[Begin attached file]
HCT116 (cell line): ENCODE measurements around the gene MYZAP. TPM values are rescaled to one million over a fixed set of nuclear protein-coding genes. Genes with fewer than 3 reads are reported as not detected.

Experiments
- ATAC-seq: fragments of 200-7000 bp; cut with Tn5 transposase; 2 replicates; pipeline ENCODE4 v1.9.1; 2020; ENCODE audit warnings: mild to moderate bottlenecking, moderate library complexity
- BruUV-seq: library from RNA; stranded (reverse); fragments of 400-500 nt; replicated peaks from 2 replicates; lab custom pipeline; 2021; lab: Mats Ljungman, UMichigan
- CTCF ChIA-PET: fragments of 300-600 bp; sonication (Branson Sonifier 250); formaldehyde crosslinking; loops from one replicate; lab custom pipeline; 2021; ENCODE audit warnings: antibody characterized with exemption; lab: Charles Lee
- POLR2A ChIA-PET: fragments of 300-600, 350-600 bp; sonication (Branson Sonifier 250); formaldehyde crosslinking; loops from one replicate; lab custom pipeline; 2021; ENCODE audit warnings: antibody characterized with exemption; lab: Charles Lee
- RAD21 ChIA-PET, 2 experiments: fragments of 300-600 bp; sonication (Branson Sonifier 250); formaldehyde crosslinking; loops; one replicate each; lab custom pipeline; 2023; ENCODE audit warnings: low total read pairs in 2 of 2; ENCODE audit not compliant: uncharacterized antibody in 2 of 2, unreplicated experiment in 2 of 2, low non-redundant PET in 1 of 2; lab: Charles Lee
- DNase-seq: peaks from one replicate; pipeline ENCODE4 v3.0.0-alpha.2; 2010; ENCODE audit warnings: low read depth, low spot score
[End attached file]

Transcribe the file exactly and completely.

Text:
HCT116 (cell line): ENCODE measurements around the gene MYZAP. TPM values are rescaled to one million over a fixed set of nuclear protein-coding genes. Genes with fewer than 3 reads are reported as not detected.

Experiments
- ATAC-seq: fragments of 200-7000 bp; cut with Tn5 transposase; 2 replicates; pipeline ENCODE4 v1.9.1; 2020; ENCODE audit warnings: mild to moderate bottlenecking, moderate library complexity
- BruUV-seq: library from RNA; stranded (reverse); fragments of 400-500 nt; replicated peaks from 2 replicates; lab custom pipeline; 2021; lab: Mats Ljungman, UMichigan
- CTCF ChIA-PET: fragments of 300-600 bp; sonication (Branson Sonifier 250); formaldehyde crosslinking; loops from one replicate; lab custom pipeline; 2021; ENCODE audit warnings: antibody characterized with exemption; lab: Charles Lee
- POLR2A ChIA-PET: fragments of 300-600, 350-600 bp; sonication (Branson Sonifier 250); formaldehyde crosslinking; loops from one replicate; lab custom pipeline; 2021; ENCODE audit warnings: antibody characterized with exemption; lab: Charles Lee
- RAD21 ChIA-PET, 2 experiments: fragments of 300-600 bp; sonication (Branson Sonifier 250); formaldehyde crosslinking; loops; one replicate each; lab custom pipeline; 2023; ENCODE audit warnings: low total read pairs in 2 of 2; ENCODE audit not compliant: uncharacterized antibody in 2 of 2, unreplicated experiment in 2 of 2, low non-redundant PET in 1 of 2; lab: Charles Lee
- DNase-seq: peaks from one replicate; pipeline ENCODE4 v3.0.0-alpha.2; 2010; ENCODE audit warnings: low read depth, low spot score